A dedicated volunteer who works diligently in the background and avoids the spotlight has been selected the 49th individual to earn the Tamaqua area community's highest honor.

Frances J. Stahl, New England Valley, learned today that she has been selected by a panel of community representatives to receive the annual Citizenship Award of the Tamaqua Area Chamber of Commerce/TIDE. Stahl will become the second person to earn the award under its new name, the 2012 Joseph M. Plasko Memorial Citizenship Award.

"I'm so happy," said Stahl upon learning of her selection as recipient of the distinction.

The community at large will honor Stahl at a dinner event later this month.

Many say Stahl, a cancer survivor, is an inspiring, unsung community hero who is most deserving of the recognition.

"She works tirelessly to ensure that the less fortunate of all ages are cared for in some way – from volunteering to serve food during the Salvation Army's holiday dinners to collecting eyeglasses for the Lion's Sight program," says Linda Yulanavage, executive director, Tamaqua Area Chamber of Commerce.

Another says Stahl can be counted on to roll up her sleeves and get the job done. Her enthusiasm is simply contagious.

"Under her leadership, the Tamaqua Lions Club grew not only in members but in public appearance by undertaking the creation of the Pappy Train Shed building project in the summer of 2006," says Christine Verdier, chief of staff, Office of Sen. David G. Argall.

Stahl, the former Frances DeSantis, was born in Carlisle and spent her first few years in Tower City before relocating to Coaldale. She attended Coaldale High School for three years, at which point the Panther Valley jointure was formed. As a result, in 1965, Stahl became part of the first graduating class of Panther Valley High School.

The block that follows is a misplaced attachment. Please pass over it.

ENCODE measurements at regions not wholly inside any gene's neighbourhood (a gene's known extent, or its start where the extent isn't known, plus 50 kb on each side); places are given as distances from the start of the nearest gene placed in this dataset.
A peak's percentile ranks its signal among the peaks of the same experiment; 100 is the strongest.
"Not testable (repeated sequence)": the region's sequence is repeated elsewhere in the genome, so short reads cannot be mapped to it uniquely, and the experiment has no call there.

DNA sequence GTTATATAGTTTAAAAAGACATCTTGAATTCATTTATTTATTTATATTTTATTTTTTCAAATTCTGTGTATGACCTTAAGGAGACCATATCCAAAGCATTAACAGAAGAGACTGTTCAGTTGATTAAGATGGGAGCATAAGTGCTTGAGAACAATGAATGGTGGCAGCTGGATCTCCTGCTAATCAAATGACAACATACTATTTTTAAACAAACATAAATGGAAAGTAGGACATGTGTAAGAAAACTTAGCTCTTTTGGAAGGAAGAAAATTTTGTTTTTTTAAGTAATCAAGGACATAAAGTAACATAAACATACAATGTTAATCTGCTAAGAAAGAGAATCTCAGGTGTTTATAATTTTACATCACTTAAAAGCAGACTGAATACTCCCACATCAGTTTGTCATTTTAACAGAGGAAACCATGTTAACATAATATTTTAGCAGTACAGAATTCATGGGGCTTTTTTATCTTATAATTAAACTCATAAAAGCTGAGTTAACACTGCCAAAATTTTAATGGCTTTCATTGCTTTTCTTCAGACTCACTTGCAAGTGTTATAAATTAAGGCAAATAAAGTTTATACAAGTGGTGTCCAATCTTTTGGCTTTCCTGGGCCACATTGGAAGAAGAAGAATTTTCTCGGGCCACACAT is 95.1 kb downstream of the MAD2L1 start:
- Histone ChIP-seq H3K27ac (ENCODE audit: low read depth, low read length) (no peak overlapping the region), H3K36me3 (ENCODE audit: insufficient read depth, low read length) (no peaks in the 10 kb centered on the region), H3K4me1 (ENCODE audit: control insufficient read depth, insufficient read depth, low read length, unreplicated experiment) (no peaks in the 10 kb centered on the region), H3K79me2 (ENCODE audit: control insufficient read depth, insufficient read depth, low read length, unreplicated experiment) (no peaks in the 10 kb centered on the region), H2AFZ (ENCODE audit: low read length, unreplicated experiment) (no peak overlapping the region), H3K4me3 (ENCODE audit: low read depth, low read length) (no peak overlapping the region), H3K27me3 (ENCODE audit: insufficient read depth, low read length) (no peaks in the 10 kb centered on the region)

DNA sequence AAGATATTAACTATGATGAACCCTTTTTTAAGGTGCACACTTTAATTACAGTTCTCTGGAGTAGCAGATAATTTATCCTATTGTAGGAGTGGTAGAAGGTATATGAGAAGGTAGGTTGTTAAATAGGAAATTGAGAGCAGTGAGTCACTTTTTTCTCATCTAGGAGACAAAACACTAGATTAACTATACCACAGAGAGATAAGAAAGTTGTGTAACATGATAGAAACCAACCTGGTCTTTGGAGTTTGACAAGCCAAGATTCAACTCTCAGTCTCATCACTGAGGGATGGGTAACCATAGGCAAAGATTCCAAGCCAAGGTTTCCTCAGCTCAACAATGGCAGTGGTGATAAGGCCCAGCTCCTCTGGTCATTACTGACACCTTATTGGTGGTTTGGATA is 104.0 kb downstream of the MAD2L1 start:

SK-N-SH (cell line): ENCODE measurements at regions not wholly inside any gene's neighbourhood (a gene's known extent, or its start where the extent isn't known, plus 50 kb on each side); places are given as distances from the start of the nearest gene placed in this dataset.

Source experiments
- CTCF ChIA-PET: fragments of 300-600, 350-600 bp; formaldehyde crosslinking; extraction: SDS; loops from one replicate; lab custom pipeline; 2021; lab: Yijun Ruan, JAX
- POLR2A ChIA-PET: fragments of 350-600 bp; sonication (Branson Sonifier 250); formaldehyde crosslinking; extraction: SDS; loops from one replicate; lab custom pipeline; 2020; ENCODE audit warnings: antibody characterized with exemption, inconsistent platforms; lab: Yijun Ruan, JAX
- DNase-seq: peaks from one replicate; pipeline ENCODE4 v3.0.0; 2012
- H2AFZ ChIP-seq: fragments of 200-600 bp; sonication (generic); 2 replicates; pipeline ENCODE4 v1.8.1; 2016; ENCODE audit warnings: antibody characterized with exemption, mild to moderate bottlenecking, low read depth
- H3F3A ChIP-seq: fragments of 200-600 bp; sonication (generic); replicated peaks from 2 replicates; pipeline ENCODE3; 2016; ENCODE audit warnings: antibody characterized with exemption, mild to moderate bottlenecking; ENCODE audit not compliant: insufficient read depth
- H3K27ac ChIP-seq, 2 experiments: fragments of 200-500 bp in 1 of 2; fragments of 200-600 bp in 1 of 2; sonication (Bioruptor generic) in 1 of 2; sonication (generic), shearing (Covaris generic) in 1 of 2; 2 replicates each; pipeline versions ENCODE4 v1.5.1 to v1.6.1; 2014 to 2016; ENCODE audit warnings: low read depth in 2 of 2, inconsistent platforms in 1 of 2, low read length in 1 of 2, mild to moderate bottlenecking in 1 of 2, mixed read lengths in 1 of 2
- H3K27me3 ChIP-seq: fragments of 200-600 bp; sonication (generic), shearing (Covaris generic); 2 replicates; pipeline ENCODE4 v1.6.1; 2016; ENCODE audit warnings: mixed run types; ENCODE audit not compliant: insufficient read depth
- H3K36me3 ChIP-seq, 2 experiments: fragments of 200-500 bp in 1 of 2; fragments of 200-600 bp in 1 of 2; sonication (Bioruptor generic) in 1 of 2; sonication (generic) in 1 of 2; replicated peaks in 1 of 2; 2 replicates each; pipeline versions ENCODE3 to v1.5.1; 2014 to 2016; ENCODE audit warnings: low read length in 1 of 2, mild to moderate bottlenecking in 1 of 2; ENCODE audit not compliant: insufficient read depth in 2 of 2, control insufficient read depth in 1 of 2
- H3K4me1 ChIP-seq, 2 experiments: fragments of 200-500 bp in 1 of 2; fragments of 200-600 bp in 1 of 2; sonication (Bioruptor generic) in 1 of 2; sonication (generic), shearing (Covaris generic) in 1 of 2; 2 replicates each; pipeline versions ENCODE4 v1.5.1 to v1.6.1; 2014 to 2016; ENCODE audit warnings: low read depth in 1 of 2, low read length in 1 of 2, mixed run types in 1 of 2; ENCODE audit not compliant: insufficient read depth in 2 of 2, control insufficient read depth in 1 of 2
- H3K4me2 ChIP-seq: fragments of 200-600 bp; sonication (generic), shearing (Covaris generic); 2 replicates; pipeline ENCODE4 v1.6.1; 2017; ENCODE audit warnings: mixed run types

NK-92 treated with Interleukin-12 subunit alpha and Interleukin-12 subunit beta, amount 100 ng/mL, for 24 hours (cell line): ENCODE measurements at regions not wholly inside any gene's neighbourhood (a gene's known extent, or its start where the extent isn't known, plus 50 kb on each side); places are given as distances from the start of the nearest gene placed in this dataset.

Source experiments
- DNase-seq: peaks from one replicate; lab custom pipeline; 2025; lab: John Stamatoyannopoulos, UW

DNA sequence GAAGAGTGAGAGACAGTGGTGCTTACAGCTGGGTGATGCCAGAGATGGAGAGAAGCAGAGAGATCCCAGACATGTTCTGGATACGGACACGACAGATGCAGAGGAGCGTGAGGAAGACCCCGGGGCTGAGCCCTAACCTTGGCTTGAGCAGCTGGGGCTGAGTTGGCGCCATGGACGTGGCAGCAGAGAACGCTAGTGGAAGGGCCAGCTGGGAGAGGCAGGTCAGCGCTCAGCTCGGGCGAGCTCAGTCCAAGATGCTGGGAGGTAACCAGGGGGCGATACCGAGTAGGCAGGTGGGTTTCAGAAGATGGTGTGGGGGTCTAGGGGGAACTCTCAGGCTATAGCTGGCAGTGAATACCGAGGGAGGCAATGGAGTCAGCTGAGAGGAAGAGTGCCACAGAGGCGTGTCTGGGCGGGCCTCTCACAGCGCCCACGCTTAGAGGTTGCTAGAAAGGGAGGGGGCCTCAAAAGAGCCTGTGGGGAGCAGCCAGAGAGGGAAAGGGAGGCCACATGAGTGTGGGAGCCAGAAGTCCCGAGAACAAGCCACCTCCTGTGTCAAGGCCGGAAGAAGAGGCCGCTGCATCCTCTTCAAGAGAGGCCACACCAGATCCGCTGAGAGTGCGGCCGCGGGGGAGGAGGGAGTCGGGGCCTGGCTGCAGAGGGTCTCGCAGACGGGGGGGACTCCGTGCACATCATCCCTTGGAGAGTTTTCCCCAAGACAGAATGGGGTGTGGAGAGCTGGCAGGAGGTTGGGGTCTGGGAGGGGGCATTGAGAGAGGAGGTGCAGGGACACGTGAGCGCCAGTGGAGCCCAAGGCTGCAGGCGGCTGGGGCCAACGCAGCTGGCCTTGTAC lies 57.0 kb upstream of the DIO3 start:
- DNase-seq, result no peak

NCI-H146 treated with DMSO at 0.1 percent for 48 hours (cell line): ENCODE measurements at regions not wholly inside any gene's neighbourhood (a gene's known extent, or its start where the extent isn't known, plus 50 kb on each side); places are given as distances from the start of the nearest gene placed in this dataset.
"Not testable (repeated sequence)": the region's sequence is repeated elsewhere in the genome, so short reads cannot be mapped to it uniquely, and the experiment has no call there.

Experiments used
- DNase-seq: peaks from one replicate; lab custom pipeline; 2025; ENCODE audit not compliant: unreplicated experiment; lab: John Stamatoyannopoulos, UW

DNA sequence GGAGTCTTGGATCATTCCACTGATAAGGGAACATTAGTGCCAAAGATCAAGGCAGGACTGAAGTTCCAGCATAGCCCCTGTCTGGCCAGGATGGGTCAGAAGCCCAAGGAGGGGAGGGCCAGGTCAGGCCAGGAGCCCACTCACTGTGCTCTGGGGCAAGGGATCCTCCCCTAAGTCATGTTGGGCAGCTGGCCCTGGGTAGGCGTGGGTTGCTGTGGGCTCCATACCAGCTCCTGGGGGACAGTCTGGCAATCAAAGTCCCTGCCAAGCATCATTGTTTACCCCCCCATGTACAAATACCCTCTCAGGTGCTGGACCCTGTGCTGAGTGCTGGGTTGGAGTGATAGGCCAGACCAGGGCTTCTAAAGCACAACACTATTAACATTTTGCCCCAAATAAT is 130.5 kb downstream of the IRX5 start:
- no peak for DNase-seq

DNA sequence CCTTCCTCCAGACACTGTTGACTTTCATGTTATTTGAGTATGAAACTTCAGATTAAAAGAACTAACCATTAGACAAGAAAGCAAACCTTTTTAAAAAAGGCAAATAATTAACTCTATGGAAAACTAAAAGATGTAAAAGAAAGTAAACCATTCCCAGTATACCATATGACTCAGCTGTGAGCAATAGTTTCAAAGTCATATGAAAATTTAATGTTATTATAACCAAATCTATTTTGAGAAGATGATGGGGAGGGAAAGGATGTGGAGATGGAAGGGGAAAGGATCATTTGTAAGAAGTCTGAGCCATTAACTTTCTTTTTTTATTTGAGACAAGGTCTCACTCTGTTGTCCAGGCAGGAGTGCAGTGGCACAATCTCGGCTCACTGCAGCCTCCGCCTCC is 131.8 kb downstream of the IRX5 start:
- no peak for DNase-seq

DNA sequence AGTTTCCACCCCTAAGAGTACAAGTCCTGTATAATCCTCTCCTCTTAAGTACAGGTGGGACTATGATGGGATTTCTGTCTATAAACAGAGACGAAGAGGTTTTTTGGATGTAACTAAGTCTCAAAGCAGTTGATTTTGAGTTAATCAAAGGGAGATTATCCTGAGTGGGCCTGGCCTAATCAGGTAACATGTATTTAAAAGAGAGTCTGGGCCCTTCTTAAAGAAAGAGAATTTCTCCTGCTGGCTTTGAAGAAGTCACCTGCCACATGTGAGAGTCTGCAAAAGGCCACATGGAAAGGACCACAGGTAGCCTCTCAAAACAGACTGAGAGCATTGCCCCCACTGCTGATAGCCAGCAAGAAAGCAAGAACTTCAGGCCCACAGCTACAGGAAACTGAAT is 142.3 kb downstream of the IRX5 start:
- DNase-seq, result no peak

She began teaching at a Head Start Program during summer while still in high school, afterward attending Ford School of Business, Pottsville. She went on to teach at the business school at the age of 19. She continued to work while attending Penn State in Schuylkill Haven and Hazleton.

Stahl married and had two children. When the children were small, she worked part-time at Tuscarora and Locust Lake State Parks, eventually going full time and putting in 22 years with the state parks while also teaching at a vocational-technical school in Frackville.

In 2001, Stahl became the first lady Lion in Tamaqua and served as Lion president for three years. During her presidency, she and others reactivated the Tamaqua Leo Club, the second oldest Leo Club in the world.

Stahl, 64, retired from the state park system in 1997 because of health issues but continued to channel her energy into volunteer work.

She and her husband, Tim, have helped the American Cancer Society for more than two decades.

In their spare time, they have refurbished more than 20 properties, mostly in Tamaqua, and rented or sold most of them.

Stahl believes in living life with passion and pursuing one's goals with vigor.

In fact, at age 60, Stahl decided to follow a lifelong dream – flying. She obtained a pilot's license about three years later and took to the skies.

The Stahls are active in their church, Zion Lutheran Church on Dutch Hill, where Stahl is working on a history book called 'Tamaqua's Mighty Fortress – Zion Church.' While doing research for the book, Stahl discovered that a former pastor, the Rev. F. Peter Muhr, had received the Citizenship award in 1983. The idea that she, too, will receive the same award touches her in a special way.

"I'm in with a good crowd," she says.

Stahl is also an accomplished artist, specializing in oils since she was 8 years old. She has had several showings, resulting in rave reviews over her sense of color and technique.

The Stahls have two children, Timothy M. and SFC Tonia M. Barron, both of whom live in the area, and five grandchildren.

Stahl will receive the coveted award at the 62nd Annual Chamber/TIDE Dinner to be held Wednesday, April 25, at the Tamaqua Community Center.